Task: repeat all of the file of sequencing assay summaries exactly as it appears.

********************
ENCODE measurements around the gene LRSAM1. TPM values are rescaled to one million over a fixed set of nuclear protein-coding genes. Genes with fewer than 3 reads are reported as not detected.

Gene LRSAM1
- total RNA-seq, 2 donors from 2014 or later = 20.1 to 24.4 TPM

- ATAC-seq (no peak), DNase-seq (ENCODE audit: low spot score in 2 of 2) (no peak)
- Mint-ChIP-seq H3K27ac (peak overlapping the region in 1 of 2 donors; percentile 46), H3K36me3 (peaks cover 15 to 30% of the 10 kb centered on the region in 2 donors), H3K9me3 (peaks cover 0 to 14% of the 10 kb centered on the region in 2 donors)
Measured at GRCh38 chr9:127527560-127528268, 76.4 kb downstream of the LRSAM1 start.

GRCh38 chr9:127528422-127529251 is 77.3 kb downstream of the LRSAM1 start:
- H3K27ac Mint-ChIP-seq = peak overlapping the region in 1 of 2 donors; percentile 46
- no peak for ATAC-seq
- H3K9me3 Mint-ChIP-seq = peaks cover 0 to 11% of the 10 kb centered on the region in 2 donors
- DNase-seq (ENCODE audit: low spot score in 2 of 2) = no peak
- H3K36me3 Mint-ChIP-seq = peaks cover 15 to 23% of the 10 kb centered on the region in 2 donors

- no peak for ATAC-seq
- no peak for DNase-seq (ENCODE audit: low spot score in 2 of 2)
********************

ENCODE measurements around the gene LRSAM1. TPM values are rescaled to one million over a fixed set of nuclear protein-coding genes. Genes with fewer than 3 reads are reported as not detected.

Gene LRSAM1
- total RNA-seq, 2 donors from 2014 or later = 20.1 to 24.4 TPM

- ATAC-seq (no peak), DNase-seq (ENCODE audit: low spot score in 2 of 2) (no peak)
- Mint-ChIP-seq H3K27ac (peak overlapping the region in 1 of 2 donors; percentile 46), H3K36me3 (peaks cover 15 to 30% of the 10 kb centered on the region in 2 donors), H3K9me3 (peaks cover 0 to 14% of the 10 kb centered on the region in 2 donors)
Measured at GRCh38 chr9:127527560-127528268, 76.4 kb downstream of the LRSAM1 start.

GRCh38 chr9:127528422-127529251 is 77.3 kb downstream of the LRSAM1 start:
- H3K27ac Mint-ChIP-seq = peak overlapping the region in 1 of 2 donors; percentile 46
- no peak for ATAC-seq
- H3K9me3 Mint-ChIP-seq = peaks cover 0 to 11% of the 10 kb centered on the region in 2 donors
- DNase-seq (ENCODE audit: low spot score in 2 of 2) = no peak
- H3K36me3 Mint-ChIP-seq = peaks cover 15 to 23% of the 10 kb centered on the region in 2 donors

- no peak for ATAC-seq
- no peak for DNase-seq (ENCODE audit: low spot score in 2 of 2)